Despite always being interested in ‘what made things work’ Diane Arthurs was discouraged at school from pursuing a career in engineering and told instead to think about getting office studies qualifications. But now, after a decade-long career in schools, focussing on Special Educational Needs teaching, Diane is helping to change lives as the newest member of our innovative engineering and technology team.
While many people will know us for our client assessment and services, training and learning work – innovation, technology and engineering expertise is an integral part of the success and impact of our AT & AAC work.
As part of our support for STEM learning and International Women in Engineering Day (23 June 2019) we wanted to celebrate her work and inspiration.
After specialising in foreign language teaching in special educational need settings, Diane initially joined Ace Centre as a Communication Consultant – assessing and supporting clients with their communication needs. While out in the field, she has become increasingly interested in the communication technology itself and how to make it more accessible and effective.
Now, with our full support and encouragement, Diane is about to complete an HNC in Mechanical and Production Engineering at Preston College /UCLAN – as a mature student and the only woman on the course. And she’s riding high – securing distinctions in all her modules so far.
“Looking back, engineering and associated skills have always been part of my life – problem solving, creating, fixing. I just didn’t have the opportunity to express or pursue it in formal terms.”
Diane’s had a fascinating route into engineering; she got her HGV licence to enable her to drive and maintain a 7.5 tonne motor home when taking a family friend from Lancashire to Southern Europe to aid his health. While developing her career in special needs education she continued an interest in manufacturing by marrying it with creativity – designing and producing intricate stained glass lamps and window panels in her spare time.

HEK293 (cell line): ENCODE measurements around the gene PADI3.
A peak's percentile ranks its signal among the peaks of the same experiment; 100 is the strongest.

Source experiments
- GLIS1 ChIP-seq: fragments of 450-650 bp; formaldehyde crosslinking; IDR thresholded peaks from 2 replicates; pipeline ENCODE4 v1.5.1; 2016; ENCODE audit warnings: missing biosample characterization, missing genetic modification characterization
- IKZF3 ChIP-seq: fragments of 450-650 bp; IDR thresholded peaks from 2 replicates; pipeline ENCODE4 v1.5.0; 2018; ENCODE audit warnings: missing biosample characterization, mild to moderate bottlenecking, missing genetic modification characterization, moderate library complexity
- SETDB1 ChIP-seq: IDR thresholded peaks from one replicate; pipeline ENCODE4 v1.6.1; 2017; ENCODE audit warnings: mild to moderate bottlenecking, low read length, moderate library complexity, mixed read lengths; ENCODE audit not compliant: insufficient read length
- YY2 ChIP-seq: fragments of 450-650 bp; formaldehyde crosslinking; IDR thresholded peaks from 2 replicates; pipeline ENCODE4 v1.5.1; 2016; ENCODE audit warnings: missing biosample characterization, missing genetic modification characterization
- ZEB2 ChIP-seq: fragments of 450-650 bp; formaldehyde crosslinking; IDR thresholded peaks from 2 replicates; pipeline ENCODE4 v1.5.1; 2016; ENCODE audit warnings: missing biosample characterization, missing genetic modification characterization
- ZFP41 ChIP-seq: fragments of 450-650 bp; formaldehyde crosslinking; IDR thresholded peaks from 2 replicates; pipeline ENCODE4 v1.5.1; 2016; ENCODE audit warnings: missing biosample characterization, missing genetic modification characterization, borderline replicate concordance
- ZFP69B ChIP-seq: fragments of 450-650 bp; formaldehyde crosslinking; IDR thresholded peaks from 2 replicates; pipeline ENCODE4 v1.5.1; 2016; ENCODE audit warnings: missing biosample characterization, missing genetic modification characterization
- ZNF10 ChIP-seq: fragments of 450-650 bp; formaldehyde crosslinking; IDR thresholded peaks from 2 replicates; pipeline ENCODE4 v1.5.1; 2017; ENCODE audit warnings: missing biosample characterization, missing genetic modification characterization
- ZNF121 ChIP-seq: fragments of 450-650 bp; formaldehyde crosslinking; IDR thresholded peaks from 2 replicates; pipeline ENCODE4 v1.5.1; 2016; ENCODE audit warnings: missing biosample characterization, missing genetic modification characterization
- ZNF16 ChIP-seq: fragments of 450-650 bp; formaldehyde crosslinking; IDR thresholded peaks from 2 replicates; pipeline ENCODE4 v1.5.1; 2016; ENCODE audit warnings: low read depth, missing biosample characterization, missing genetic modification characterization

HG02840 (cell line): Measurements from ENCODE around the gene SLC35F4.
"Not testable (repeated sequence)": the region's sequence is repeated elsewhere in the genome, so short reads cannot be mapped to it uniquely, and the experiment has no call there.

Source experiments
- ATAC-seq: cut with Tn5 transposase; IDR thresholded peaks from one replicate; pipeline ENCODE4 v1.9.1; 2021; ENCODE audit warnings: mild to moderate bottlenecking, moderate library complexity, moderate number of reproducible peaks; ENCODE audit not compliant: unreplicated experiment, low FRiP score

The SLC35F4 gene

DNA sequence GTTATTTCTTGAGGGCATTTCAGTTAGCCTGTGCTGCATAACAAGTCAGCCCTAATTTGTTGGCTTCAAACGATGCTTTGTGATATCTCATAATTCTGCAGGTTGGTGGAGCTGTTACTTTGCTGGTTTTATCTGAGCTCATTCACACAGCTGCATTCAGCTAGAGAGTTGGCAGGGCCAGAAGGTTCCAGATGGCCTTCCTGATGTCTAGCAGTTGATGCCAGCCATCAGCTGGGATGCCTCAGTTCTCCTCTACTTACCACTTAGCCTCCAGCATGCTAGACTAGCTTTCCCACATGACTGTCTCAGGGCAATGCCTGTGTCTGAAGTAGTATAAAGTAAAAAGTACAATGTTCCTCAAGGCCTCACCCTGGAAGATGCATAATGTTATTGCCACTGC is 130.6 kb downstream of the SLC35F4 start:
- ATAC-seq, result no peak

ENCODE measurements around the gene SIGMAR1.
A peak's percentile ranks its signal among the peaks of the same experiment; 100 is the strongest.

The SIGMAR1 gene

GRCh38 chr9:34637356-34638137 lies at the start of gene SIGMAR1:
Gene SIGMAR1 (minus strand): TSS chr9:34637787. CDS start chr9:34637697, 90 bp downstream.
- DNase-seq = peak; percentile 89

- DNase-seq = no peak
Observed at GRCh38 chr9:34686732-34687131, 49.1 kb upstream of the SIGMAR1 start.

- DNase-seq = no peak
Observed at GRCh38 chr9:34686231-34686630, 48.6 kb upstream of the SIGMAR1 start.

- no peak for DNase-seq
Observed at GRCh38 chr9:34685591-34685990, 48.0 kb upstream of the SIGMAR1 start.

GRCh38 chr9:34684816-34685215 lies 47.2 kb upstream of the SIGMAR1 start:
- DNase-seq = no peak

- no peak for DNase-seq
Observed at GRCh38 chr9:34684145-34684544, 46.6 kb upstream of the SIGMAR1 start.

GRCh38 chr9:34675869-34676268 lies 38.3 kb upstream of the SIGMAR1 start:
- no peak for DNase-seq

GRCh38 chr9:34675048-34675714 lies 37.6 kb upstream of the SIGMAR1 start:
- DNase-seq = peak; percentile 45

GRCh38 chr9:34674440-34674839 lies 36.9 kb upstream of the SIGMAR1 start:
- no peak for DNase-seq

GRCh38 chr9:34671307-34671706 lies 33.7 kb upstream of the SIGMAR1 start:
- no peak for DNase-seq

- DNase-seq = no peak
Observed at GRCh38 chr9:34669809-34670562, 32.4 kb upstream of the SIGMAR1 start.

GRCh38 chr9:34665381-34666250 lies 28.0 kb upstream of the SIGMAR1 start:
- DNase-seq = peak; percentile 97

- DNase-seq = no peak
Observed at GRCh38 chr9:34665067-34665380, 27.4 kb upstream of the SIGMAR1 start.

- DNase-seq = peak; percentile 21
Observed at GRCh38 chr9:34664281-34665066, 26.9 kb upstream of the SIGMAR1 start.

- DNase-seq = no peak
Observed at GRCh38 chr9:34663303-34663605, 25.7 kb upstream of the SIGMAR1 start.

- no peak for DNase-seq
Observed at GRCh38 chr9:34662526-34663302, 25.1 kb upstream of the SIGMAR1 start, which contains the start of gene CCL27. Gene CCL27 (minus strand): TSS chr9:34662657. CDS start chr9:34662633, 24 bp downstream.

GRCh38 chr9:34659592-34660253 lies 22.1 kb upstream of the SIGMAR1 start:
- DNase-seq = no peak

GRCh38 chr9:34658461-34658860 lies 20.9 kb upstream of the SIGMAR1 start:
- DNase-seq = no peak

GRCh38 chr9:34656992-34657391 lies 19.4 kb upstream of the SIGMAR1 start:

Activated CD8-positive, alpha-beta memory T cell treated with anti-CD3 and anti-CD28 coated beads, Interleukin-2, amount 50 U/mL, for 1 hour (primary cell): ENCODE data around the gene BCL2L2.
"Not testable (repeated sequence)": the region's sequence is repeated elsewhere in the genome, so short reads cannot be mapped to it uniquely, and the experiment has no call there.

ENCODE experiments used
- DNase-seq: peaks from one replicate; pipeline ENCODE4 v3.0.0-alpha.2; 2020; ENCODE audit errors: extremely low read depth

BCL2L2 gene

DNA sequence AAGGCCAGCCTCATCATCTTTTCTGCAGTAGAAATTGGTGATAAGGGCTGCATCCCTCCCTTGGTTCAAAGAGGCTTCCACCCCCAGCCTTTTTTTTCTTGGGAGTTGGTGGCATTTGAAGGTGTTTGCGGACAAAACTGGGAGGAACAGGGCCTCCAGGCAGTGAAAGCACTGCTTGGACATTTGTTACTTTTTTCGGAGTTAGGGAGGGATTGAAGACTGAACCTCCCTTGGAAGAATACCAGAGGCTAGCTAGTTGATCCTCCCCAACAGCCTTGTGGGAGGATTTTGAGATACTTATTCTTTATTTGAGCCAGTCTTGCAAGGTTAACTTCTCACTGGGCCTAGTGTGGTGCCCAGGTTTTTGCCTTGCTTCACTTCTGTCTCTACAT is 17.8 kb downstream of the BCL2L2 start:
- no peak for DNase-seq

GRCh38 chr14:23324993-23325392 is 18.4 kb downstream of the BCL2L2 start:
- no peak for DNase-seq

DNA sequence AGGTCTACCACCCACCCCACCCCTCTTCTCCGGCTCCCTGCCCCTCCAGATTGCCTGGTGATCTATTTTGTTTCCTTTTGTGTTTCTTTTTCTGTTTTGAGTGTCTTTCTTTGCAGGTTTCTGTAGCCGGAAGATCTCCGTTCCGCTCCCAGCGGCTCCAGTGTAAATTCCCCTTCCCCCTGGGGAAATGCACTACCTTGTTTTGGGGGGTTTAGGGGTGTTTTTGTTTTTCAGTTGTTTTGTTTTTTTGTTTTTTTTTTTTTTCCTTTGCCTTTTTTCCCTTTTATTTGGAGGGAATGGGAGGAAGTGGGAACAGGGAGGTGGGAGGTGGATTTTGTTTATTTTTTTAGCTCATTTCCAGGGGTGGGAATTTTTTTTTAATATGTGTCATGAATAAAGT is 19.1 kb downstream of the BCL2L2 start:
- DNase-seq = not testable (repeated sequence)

She’s now turning those skills to help our clients in their day to day lives. She’s currently working on developing a more intuitive and practical head switch mount which enables users to control and direct their communication device more effectively and practically (see image). She is also keen to raise awareness of Rehabilitation Engineering and to develop her progression in the profession.
“Our work at the Ace Centre is more than every day communication – we’re also helping people to get their opinions heard, to take control of their environment and achieve their own ambitions – it’s great to be bringing my language and educational skills and harnessing technology and engineering to help people in this way.”
For International Women in Engineering Day 2019 Diane wants to use her story and her work to motivate more girls to see engineering as a potential and inspirational career and not to face the barriers and prejudice she felt as a school girl.
Challenging the presumption that engineering and technology is ‘for boys’ and toolkits are ‘boys toys’ is a particular interest. Exploration and engineering isn’t limited to the day job – Diane is an expert caver discovering and surveying new cave systems where nobody has been before.